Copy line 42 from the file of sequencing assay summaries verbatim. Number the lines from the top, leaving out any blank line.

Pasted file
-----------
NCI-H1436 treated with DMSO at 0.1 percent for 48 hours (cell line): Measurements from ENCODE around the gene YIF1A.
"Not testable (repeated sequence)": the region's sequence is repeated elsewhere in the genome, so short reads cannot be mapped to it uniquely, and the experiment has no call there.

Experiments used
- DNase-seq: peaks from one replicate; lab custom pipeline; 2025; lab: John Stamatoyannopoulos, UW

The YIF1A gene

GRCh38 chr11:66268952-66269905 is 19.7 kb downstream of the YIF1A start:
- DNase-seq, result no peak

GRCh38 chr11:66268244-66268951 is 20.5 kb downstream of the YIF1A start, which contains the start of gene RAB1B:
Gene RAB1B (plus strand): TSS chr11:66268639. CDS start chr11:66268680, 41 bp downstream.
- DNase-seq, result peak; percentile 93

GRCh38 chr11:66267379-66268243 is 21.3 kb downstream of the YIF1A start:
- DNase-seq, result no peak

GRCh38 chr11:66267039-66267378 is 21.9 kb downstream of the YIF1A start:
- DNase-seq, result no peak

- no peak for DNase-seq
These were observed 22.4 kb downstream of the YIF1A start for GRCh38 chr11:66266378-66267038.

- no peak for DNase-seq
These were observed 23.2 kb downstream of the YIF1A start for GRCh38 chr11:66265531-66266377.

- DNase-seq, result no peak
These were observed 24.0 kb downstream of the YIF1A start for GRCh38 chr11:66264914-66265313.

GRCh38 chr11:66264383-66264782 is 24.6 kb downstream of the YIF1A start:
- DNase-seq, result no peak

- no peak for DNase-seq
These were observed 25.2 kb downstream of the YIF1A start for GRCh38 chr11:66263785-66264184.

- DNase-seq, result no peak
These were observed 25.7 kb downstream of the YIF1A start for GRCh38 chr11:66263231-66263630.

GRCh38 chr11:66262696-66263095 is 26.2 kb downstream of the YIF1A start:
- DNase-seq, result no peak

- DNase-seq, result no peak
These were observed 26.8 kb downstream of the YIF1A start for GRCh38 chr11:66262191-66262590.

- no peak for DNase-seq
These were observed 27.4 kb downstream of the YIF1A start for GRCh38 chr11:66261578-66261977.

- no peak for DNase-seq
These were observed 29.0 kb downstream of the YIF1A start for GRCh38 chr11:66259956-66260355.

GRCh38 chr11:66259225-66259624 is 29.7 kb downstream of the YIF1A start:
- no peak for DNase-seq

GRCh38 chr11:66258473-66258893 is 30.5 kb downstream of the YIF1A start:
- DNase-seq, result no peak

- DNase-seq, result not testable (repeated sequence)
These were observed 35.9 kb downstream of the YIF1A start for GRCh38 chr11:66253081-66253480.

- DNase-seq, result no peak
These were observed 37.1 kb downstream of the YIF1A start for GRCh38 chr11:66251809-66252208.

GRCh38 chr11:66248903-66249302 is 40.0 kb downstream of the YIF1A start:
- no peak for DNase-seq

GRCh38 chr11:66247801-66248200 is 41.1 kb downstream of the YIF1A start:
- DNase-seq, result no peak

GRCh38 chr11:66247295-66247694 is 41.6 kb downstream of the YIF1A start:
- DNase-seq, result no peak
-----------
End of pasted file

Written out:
These were observed 37.1 kb downstream of the YIF1A start for GRCh38 chr11:66251809-66252208.